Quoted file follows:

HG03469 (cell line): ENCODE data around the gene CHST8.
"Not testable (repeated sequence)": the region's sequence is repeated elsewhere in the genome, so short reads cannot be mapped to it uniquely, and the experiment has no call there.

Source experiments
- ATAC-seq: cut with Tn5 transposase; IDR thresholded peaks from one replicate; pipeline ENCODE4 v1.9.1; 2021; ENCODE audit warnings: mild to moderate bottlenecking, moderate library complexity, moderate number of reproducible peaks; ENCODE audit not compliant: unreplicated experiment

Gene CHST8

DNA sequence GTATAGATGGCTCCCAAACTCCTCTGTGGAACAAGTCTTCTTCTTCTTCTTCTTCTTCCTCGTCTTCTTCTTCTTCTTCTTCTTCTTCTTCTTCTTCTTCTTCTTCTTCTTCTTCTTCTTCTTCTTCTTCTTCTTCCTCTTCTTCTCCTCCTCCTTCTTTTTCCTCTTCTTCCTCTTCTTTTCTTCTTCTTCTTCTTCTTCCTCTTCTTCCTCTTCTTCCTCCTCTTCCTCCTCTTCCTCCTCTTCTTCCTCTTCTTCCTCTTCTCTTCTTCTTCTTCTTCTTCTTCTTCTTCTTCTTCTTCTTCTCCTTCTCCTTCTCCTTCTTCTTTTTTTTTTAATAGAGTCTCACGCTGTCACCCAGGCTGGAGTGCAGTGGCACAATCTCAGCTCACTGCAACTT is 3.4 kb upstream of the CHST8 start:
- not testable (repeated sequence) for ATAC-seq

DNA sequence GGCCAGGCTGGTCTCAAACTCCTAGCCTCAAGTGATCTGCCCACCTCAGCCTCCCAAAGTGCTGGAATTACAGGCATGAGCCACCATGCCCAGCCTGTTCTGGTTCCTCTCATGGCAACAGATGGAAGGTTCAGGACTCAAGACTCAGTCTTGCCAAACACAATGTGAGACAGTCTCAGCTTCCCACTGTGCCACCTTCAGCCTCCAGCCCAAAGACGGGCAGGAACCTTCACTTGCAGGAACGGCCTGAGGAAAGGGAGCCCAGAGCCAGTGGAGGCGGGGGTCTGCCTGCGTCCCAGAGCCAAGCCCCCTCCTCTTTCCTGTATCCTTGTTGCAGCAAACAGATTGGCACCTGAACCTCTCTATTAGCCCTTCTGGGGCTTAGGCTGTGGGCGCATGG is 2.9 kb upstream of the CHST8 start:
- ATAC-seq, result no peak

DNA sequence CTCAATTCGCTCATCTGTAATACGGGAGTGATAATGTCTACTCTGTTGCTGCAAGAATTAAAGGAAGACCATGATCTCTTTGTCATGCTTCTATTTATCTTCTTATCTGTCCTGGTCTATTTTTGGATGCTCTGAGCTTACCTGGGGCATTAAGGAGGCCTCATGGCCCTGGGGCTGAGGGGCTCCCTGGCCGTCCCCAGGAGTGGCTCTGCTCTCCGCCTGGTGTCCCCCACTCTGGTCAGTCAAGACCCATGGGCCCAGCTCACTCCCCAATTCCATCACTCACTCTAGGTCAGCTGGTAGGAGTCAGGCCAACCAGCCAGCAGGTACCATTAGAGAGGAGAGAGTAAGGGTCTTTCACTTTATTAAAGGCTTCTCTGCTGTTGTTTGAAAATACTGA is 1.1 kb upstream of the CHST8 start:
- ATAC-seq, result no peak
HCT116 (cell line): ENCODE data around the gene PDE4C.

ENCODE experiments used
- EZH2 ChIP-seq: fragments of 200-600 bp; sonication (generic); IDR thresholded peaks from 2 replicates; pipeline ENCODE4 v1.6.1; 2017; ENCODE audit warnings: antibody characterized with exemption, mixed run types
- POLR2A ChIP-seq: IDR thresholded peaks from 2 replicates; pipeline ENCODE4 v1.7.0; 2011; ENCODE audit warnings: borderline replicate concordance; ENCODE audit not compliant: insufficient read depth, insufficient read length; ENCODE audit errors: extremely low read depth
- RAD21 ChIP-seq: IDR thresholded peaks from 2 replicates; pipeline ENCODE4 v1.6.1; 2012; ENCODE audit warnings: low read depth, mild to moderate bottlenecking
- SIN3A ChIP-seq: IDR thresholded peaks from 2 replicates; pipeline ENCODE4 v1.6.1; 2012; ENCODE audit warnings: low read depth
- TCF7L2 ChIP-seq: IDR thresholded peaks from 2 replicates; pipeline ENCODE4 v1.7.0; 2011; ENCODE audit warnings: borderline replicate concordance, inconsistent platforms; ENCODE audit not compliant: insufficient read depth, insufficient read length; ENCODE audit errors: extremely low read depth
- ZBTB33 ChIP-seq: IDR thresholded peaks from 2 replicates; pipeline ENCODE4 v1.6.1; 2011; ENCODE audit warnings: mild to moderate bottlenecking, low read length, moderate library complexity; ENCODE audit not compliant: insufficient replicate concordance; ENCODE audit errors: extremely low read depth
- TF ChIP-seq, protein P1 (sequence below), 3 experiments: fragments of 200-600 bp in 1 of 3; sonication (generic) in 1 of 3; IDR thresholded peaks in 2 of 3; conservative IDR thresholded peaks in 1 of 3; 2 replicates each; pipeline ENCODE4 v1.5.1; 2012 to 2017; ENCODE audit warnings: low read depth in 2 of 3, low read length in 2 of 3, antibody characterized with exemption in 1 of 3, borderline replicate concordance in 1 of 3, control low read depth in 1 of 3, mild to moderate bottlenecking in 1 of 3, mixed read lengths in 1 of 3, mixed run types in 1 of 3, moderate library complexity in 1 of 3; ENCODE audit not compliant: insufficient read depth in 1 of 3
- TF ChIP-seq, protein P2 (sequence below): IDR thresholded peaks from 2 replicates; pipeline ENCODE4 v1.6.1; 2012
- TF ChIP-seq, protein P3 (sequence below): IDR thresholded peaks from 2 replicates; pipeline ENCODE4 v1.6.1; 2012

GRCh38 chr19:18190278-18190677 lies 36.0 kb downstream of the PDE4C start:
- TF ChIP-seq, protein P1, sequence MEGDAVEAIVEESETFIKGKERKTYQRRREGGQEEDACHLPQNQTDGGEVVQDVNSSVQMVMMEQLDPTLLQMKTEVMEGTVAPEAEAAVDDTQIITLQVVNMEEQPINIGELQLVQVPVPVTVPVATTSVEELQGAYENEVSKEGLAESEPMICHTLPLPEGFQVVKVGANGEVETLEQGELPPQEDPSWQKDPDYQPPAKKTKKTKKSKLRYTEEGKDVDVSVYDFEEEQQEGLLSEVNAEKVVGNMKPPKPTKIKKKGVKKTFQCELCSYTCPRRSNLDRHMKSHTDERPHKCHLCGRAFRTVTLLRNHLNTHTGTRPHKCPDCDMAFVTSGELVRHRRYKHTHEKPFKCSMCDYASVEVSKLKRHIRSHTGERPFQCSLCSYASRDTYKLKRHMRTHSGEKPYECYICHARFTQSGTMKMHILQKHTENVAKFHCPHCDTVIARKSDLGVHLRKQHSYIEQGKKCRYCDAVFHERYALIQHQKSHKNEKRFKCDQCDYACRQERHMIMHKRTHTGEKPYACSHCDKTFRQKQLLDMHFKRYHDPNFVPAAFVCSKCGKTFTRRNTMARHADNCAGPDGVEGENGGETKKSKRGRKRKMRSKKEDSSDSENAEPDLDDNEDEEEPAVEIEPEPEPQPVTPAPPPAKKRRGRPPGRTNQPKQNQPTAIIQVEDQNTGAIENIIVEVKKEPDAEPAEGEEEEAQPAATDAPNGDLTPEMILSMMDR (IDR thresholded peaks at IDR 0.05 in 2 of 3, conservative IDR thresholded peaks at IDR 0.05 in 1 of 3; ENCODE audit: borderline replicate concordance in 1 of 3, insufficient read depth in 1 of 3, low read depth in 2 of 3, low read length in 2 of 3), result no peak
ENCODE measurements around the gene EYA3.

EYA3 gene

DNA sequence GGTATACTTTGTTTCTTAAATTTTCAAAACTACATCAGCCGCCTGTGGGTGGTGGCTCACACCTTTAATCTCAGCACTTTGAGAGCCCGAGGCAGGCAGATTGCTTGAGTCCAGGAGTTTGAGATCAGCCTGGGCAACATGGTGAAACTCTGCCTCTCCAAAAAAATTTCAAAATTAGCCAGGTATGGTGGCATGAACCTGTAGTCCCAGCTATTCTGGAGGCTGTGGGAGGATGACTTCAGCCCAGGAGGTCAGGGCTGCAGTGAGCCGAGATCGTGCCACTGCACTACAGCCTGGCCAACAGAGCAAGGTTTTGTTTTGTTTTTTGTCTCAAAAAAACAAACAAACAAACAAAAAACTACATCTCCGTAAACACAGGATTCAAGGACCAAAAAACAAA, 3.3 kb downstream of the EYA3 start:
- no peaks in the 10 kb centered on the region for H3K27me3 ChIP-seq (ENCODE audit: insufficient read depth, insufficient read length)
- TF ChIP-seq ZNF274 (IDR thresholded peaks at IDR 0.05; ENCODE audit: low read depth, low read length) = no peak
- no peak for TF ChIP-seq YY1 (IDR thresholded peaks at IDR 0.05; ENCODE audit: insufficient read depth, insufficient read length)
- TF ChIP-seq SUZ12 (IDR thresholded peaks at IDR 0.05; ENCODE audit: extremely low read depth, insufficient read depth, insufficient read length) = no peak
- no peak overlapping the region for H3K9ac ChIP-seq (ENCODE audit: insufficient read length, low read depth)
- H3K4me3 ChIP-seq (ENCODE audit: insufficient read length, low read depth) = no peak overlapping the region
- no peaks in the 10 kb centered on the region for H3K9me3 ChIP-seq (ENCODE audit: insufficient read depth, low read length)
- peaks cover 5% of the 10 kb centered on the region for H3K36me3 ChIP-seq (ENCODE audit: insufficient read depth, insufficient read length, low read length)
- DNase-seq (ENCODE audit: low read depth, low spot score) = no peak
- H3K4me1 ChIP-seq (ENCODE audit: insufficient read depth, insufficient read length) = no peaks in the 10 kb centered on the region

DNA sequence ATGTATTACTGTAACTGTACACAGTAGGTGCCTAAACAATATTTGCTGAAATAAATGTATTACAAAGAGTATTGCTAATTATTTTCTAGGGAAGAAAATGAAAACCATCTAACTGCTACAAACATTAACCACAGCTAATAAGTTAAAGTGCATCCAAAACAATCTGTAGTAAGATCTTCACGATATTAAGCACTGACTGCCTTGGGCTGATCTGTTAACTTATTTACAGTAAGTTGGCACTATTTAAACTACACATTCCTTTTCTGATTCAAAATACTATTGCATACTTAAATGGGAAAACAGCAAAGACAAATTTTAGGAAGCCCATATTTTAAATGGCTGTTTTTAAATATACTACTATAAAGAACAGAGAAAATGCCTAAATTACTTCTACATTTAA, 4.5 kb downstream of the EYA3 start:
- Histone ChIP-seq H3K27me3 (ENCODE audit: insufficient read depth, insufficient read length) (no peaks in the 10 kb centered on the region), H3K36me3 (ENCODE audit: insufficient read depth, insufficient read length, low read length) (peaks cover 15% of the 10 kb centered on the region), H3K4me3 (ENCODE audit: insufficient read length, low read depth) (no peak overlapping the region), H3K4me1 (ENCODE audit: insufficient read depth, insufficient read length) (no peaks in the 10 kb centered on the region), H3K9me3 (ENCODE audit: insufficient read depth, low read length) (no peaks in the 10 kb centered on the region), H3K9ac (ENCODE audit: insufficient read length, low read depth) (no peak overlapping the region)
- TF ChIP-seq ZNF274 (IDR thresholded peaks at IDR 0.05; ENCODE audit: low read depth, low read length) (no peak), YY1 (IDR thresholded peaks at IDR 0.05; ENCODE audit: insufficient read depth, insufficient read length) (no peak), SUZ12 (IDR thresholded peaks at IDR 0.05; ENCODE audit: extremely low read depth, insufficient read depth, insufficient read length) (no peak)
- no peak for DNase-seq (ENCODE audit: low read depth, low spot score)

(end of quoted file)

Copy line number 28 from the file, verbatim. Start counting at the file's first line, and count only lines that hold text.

- no peaks in the 10 kb centered on the region for H3K27me3 ChIP-seq (ENCODE audit: insufficient read depth, insufficient read length)